Search #9: Madhan B, Subramanian V, Rao JR, Nair BU, Ramasami T. Stabilization of collagen using plant polyphenol: role of catechin. Int J Biol Macromol. 2005 Oct 30;37(1-2):47-53. Epub 2005 Sep 23.
“Collagen, a unique connective tissue protein finds extensive application as biocompatible biomaterial in wound healing, as drug carriers, cosmetics, etc.”
Catechin treated collagen fibres showed a shrinkage temperature around 70 degrees C implying that catechin is able to impart thermal stability to collagen.
Results: Catechin treated collagen fibres has been found to be stable even after treatment with high concentration of the secondary structural destabilizer, urea. Circular dichroism studies revealed that there is no major alteration in the structure of collagen on treatment with catechin.
Search #3: Yamazaki KG, Romero-Perez D, Barraza-Hidalgo M, Cruz M, Rivas M, Cortez-Gomez B, Ceballos G, Villarreal F. Short- and long-term effects of (-)-epicatechin on myocardial ischemia-reperfusion injury. Am J Physiol Heart Circ Physiol. 2008 Aug;295(2):H761-7. Epub 2008 Jun 20.
“Cocoa contains large amounts of flavonoids, in particular flavanols (mostly catechins and epicatechins). Flavonoids possess pleiotropic properties that may confer protective effects to tissues during injury.”
Methods: Epicatechin was administered to Sprague dawley rats via oral gavage. Ischemia was induced via a 45-min coronary occlusion. Reperfusion was allowed until 48 h or 3 wk while Tx continued. Infarct (MI) size (%), hemodynamics, myeloperoxidase activity, tissue oxidative stress, and matrix metalloproteinase-9 (MMP-9) activity in 48-h groups were measured.
Results: After 10 days, a significant approximately 50% reduction in MI size occurred. Epicatechin rats demonstrated no significant changes in hemodynamics. Tissue oxidative stress was reduced significantly in the epicatechin group vs. controls. MMP-9 activity demonstrated limited increases in the infarct region with epicatechin. By 3 wk, a significant 32% reduction in infarct size was observed with Tx, accompanied with sustained hemodynamics and preserved chamber morphometry.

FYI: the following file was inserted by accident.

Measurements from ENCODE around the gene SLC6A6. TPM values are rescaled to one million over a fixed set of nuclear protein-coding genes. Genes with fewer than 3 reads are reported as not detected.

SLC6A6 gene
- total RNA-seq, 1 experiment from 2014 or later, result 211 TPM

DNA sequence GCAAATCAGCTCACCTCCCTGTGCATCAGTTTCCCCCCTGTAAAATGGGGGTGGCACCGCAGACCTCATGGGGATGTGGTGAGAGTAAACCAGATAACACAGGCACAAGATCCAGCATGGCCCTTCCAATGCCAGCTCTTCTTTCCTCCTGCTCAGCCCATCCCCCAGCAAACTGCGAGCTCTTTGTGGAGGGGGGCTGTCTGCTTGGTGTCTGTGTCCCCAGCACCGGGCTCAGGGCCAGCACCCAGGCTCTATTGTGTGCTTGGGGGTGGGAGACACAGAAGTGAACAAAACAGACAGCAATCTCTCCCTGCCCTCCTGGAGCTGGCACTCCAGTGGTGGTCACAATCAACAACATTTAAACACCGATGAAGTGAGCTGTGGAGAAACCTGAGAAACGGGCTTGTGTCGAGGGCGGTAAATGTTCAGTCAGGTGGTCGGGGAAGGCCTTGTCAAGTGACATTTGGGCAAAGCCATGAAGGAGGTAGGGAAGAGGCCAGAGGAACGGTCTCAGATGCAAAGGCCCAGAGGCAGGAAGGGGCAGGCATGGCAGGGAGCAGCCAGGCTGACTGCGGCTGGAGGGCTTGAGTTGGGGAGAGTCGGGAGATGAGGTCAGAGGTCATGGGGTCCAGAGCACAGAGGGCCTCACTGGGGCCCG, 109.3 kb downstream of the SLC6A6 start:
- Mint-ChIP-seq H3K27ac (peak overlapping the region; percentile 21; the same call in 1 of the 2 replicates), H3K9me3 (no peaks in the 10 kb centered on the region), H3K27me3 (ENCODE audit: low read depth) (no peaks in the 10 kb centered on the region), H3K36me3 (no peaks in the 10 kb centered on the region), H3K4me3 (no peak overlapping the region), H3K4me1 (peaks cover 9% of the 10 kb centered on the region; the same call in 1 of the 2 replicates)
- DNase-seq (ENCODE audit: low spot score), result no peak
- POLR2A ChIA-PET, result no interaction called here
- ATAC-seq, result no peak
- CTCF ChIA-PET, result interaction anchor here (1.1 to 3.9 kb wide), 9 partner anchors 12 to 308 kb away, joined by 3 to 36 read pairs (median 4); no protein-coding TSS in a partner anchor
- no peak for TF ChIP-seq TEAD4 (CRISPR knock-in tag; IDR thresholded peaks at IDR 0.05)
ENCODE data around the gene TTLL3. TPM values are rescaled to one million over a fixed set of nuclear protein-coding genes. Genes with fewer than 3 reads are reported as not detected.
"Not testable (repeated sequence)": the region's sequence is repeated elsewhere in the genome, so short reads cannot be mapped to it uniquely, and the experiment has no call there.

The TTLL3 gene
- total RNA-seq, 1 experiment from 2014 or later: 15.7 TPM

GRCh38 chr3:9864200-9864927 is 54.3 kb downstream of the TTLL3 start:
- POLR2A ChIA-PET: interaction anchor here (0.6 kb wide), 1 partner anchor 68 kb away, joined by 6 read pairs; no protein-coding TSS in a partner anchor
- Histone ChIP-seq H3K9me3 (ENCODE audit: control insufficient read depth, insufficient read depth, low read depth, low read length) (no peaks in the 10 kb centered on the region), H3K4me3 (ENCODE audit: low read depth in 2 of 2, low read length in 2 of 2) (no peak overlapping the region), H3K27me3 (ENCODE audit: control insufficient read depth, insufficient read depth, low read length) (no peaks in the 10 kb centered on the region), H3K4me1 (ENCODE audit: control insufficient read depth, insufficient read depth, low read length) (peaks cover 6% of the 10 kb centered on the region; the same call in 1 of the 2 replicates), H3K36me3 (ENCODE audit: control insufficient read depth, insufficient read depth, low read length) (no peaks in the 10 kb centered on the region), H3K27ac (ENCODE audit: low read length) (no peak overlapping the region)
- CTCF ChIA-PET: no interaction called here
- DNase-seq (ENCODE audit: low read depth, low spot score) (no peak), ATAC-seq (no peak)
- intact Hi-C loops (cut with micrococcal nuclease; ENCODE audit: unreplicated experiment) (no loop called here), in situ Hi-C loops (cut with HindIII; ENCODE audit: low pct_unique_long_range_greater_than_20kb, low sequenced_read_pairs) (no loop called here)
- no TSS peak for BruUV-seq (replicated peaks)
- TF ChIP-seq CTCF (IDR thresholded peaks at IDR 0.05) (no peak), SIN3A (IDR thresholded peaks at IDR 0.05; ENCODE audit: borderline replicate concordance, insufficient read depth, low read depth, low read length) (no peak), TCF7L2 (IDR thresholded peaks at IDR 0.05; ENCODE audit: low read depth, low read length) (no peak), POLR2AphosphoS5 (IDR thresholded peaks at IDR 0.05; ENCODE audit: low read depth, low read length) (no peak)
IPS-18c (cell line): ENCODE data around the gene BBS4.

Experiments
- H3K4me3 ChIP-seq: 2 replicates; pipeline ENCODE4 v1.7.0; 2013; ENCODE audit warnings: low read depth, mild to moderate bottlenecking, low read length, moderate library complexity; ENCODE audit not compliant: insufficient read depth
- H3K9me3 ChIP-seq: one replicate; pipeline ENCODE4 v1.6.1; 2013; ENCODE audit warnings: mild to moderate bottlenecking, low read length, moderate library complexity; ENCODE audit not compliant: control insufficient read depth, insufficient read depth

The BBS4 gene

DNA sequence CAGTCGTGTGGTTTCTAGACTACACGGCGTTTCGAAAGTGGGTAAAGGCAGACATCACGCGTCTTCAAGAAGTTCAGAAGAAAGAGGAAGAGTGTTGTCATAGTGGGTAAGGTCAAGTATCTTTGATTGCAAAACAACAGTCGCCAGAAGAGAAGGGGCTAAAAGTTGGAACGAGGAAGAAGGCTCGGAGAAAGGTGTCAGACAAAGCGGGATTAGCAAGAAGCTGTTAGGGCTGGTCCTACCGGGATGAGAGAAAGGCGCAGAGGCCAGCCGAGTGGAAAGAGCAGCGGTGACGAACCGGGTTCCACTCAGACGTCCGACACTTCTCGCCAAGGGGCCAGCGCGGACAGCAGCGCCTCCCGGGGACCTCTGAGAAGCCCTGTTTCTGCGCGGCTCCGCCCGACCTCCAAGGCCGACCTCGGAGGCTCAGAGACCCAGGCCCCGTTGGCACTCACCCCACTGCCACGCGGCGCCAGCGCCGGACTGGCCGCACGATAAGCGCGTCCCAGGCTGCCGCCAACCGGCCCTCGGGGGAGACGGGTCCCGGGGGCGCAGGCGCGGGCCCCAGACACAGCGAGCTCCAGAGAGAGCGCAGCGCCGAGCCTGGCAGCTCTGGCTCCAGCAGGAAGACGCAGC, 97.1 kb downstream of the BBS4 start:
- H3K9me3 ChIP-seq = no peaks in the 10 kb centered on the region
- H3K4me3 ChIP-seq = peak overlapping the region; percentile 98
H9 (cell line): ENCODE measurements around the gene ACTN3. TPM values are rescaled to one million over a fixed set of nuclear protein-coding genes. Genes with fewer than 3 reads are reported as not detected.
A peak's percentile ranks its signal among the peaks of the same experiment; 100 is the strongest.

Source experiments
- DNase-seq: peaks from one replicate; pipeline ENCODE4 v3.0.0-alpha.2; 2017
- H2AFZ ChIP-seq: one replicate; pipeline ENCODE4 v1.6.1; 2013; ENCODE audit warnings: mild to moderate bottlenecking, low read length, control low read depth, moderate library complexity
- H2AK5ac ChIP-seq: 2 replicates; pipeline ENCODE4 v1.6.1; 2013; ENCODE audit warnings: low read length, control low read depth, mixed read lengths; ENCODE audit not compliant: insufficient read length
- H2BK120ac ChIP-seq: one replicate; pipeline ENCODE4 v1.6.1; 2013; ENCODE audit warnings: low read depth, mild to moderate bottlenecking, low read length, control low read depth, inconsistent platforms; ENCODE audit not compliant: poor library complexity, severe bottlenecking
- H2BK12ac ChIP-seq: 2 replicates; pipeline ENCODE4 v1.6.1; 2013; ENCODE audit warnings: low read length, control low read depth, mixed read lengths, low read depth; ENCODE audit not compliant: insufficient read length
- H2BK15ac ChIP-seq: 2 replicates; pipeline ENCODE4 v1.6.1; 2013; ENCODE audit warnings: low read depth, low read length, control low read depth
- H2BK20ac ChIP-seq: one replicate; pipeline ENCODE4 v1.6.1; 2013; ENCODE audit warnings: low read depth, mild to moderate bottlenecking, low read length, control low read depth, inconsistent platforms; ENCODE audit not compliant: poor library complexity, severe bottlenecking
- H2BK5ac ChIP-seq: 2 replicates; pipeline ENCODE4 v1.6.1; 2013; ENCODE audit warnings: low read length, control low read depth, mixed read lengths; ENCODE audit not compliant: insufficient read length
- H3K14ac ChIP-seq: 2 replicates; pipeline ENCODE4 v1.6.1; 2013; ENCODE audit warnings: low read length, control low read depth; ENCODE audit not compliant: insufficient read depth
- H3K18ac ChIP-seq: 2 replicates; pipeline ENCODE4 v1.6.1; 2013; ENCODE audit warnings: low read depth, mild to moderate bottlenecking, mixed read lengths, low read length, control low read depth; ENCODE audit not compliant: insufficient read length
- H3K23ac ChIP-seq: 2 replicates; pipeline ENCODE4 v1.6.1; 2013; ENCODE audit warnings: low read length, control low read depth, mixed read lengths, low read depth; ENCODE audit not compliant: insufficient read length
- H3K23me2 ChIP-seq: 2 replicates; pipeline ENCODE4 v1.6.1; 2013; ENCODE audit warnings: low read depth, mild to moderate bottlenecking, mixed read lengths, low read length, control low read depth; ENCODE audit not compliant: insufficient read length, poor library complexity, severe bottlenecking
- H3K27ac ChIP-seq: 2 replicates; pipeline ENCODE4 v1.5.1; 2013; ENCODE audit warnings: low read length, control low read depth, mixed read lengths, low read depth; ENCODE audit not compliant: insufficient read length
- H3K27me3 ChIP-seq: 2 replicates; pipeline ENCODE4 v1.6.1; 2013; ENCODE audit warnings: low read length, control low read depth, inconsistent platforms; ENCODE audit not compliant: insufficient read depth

Comment: Basically, it was found out through the experiment that epicatechin treatment confers cardioprotection in the setting of I/R injury. But, as opposed to AJ’s topic which tests for wound healing, this experiment focused on lessening the damage (not healing) by an ischemic injury.
Search # 1: Lee KW, Kang NJ, Oak MH, Hwang MK, Kim JH, Schini-Kerth VB, Lee HJ. Cocoa procyanidins inhibit expression and activation of MMP-2 in vascular smooth muscle cells by direct inhibition of MEK and MT1-MMP activities. Cardiovasc Res. 2008 Jul 1;79(1):34-41. Epub 2008 Mar 1.
“Expression and activation of matrix metalloproteinase (MMP)-2 play pivotal roles in the migration and invasion of human aortic vascular smooth muscle cells (VSMC) originating from normal human tissue, which is strongly linked to atherosclerosis.”
Results: Cocoa procyanidin fraction (CPF) and procyanidin B2, one of major procyanidins in cocoa (3 microg/mL and 5 microM, respectively), strongly inhibited thrombin-induced activation and expression of pro-MMP-2 in VSMC, as determined by zymography. The thrombin-induced invasion and migration of VSMC were inhibited by CPF or procyanidin B2 (P < 0.05), as assessed by a modified Boyden chamber and wound healing assays, respectively.
Conclusion: Cocoa procyanidins are potent inhibitors of MEK and MT1-MMP, and subsequently inhibit the expression and activation of pro-MMP-2, and also the invasion and migration of VSMC, which may in part explain the molecular action of antiatherosclerotic effects of cocoa.
Comment: Anong connection sa topic ni AJ? Procyanidins are polymer chains of catechins. At sa cocoa rin sila kumuha ng extract. The ONLY difference was the object of experiment. In AJ’s proposal, ischemic wounds would be induced in Sprague dawley rats. In this research, they used human cells. Yes, they cultured actual human vascular smooth muscle cells. On one of the assays, the cells were damaged using a 2-mm-wide tip.